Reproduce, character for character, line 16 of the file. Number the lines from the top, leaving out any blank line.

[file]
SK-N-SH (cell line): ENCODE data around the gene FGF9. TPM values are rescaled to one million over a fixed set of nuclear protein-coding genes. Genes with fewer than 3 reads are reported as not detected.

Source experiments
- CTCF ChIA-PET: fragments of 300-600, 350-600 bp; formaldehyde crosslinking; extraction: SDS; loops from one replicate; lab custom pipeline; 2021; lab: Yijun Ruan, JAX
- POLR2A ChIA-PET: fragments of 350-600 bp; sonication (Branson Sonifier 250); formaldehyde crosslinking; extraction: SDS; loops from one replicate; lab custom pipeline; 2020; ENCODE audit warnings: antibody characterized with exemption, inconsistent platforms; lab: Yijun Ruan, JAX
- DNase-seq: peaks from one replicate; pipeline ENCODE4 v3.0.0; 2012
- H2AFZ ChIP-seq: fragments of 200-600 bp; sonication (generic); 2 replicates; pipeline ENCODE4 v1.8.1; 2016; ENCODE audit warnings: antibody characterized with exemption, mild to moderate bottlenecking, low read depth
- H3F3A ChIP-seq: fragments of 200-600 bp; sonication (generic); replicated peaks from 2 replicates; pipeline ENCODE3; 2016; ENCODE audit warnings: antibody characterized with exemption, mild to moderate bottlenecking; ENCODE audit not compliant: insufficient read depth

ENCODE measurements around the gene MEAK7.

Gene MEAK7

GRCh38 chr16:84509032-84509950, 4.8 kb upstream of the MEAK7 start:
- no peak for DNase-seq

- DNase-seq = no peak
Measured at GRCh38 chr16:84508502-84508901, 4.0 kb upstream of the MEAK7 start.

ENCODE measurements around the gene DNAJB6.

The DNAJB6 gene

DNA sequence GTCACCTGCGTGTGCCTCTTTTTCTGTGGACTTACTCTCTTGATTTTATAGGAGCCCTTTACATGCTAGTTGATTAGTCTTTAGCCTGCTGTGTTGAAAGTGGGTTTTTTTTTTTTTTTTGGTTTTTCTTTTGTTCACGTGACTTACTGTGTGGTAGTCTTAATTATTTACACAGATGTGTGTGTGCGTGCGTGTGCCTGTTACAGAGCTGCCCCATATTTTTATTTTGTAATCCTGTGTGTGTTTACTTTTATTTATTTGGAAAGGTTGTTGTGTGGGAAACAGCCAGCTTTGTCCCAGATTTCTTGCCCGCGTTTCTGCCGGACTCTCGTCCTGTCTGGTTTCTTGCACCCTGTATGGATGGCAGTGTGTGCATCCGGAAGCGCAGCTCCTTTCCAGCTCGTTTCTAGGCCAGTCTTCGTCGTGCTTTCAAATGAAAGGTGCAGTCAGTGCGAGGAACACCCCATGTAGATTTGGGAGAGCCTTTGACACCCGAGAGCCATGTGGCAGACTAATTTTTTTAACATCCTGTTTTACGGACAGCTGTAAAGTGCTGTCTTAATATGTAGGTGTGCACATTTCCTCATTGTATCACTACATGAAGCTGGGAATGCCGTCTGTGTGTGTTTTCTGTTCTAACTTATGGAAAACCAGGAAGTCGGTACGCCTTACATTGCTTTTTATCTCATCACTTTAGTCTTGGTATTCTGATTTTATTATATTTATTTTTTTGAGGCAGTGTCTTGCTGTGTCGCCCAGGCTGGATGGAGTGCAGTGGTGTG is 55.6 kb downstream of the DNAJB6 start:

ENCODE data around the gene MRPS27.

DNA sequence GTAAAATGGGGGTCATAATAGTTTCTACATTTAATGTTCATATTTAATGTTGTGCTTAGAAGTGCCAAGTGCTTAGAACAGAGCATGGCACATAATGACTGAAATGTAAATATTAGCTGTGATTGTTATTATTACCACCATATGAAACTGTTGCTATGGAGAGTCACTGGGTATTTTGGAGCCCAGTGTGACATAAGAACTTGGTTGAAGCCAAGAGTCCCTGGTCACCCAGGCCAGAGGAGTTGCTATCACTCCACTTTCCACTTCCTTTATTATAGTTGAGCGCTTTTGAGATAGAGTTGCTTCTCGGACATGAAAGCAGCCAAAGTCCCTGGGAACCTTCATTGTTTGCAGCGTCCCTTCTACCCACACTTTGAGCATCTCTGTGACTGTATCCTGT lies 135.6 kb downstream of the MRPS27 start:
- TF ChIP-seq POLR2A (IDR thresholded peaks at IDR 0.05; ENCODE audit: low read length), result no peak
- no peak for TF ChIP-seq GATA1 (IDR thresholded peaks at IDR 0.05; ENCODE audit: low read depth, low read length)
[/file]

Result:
DNA sequence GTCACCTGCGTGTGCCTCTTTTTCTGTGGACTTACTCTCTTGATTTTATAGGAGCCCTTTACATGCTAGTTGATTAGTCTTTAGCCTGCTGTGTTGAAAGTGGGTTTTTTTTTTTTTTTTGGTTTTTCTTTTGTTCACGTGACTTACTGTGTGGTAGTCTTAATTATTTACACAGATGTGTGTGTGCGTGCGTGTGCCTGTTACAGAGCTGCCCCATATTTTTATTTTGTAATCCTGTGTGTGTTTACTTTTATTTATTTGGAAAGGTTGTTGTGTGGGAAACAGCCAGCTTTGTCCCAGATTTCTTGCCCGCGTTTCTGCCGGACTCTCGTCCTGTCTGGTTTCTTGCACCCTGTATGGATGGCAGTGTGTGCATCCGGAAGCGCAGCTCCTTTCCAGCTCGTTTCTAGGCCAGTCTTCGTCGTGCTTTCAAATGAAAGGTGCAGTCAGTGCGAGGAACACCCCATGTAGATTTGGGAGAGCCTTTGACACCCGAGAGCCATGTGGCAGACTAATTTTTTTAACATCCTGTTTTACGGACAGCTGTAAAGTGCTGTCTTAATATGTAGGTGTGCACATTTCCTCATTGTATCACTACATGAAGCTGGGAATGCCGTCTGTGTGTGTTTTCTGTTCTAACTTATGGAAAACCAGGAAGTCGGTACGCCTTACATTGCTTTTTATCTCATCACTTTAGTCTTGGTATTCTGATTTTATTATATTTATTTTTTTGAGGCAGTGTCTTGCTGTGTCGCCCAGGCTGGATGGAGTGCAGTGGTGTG is 55.6 kb downstream of the DNAJB6 start: